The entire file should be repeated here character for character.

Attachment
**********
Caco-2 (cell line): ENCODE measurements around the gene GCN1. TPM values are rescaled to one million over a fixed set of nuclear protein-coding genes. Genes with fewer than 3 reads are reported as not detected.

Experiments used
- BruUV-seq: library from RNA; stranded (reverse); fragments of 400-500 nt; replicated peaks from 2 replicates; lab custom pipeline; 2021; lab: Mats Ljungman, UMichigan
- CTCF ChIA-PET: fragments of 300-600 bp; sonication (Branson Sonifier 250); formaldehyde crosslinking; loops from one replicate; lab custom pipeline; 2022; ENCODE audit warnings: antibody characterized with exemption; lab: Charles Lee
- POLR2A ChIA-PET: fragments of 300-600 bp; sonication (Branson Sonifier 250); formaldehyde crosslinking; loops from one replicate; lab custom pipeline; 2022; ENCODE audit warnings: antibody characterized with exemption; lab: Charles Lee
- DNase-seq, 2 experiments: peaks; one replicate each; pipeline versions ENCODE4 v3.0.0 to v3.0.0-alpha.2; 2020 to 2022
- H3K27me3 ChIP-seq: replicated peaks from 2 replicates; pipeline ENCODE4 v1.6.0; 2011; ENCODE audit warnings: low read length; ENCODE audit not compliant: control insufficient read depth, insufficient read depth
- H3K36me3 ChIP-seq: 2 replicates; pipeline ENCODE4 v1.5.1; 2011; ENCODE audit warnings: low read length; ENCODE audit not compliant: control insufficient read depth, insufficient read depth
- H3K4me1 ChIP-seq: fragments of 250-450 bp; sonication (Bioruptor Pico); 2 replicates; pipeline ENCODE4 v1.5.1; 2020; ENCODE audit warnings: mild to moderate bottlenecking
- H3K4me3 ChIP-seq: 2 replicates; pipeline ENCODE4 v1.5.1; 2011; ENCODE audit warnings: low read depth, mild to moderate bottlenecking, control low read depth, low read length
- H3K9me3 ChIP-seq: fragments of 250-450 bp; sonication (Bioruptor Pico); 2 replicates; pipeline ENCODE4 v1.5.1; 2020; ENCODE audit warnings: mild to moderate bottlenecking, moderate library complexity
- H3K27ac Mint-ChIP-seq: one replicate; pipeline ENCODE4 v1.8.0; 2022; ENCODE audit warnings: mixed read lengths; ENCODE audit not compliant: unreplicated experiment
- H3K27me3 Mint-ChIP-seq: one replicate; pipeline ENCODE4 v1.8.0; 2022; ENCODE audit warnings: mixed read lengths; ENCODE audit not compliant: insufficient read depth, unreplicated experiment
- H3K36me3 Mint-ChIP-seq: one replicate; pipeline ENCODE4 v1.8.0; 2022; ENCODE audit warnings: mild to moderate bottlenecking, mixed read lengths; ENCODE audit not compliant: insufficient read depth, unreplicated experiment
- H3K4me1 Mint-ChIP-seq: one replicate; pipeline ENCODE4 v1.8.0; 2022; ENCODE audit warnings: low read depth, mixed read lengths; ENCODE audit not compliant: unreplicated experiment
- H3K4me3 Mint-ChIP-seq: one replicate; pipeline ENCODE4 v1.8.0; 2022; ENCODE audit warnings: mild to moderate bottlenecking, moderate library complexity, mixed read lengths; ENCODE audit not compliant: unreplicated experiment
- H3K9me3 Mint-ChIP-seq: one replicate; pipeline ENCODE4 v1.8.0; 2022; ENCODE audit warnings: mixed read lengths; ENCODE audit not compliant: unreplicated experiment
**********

Caco-2 (cell line): ENCODE measurements around the gene GCN1. TPM values are rescaled to one million over a fixed set of nuclear protein-coding genes. Genes with fewer than 3 reads are reported as not detected.

Experiments used
- BruUV-seq: library from RNA; stranded (reverse); fragments of 400-500 nt; replicated peaks from 2 replicates; lab custom pipeline; 2021; lab: Mats Ljungman, UMichigan
- CTCF ChIA-PET: fragments of 300-600 bp; sonication (Branson Sonifier 250); formaldehyde crosslinking; loops from one replicate; lab custom pipeline; 2022; ENCODE audit warnings: antibody characterized with exemption; lab: Charles Lee
- POLR2A ChIA-PET: fragments of 300-600 bp; sonication (Branson Sonifier 250); formaldehyde crosslinking; loops from one replicate; lab custom pipeline; 2022; ENCODE audit warnings: antibody characterized with exemption; lab: Charles Lee
- DNase-seq, 2 experiments: peaks; one replicate each; pipeline versions ENCODE4 v3.0.0 to v3.0.0-alpha.2; 2020 to 2022
- H3K27me3 ChIP-seq: replicated peaks from 2 replicates; pipeline ENCODE4 v1.6.0; 2011; ENCODE audit warnings: low read length; ENCODE audit not compliant: control insufficient read depth, insufficient read depth
- H3K36me3 ChIP-seq: 2 replicates; pipeline ENCODE4 v1.5.1; 2011; ENCODE audit warnings: low read length; ENCODE audit not compliant: control insufficient read depth, insufficient read depth
- H3K4me1 ChIP-seq: fragments of 250-450 bp; sonication (Bioruptor Pico); 2 replicates; pipeline ENCODE4 v1.5.1; 2020; ENCODE audit warnings: mild to moderate bottlenecking
- H3K4me3 ChIP-seq: 2 replicates; pipeline ENCODE4 v1.5.1; 2011; ENCODE audit warnings: low read depth, mild to moderate bottlenecking, control low read depth, low read length
- H3K9me3 ChIP-seq: fragments of 250-450 bp; sonication (Bioruptor Pico); 2 replicates; pipeline ENCODE4 v1.5.1; 2020; ENCODE audit warnings: mild to moderate bottlenecking, moderate library complexity
- H3K27ac Mint-ChIP-seq: one replicate; pipeline ENCODE4 v1.8.0; 2022; ENCODE audit warnings: mixed read lengths; ENCODE audit not compliant: unreplicated experiment
- H3K27me3 Mint-ChIP-seq: one replicate; pipeline ENCODE4 v1.8.0; 2022; ENCODE audit warnings: mixed read lengths; ENCODE audit not compliant: insufficient read depth, unreplicated experiment
- H3K36me3 Mint-ChIP-seq: one replicate; pipeline ENCODE4 v1.8.0; 2022; ENCODE audit warnings: mild to moderate bottlenecking, mixed read lengths; ENCODE audit not compliant: insufficient read depth, unreplicated experiment
- H3K4me1 Mint-ChIP-seq: one replicate; pipeline ENCODE4 v1.8.0; 2022; ENCODE audit warnings: low read depth, mixed read lengths; ENCODE audit not compliant: unreplicated experiment
- H3K4me3 Mint-ChIP-seq: one replicate; pipeline ENCODE4 v1.8.0; 2022; ENCODE audit warnings: mild to moderate bottlenecking, moderate library complexity, mixed read lengths; ENCODE audit not compliant: unreplicated experiment
- H3K9me3 Mint-ChIP-seq: one replicate; pipeline ENCODE4 v1.8.0; 2022; ENCODE audit warnings: mixed read lengths; ENCODE audit not compliant: unreplicated experiment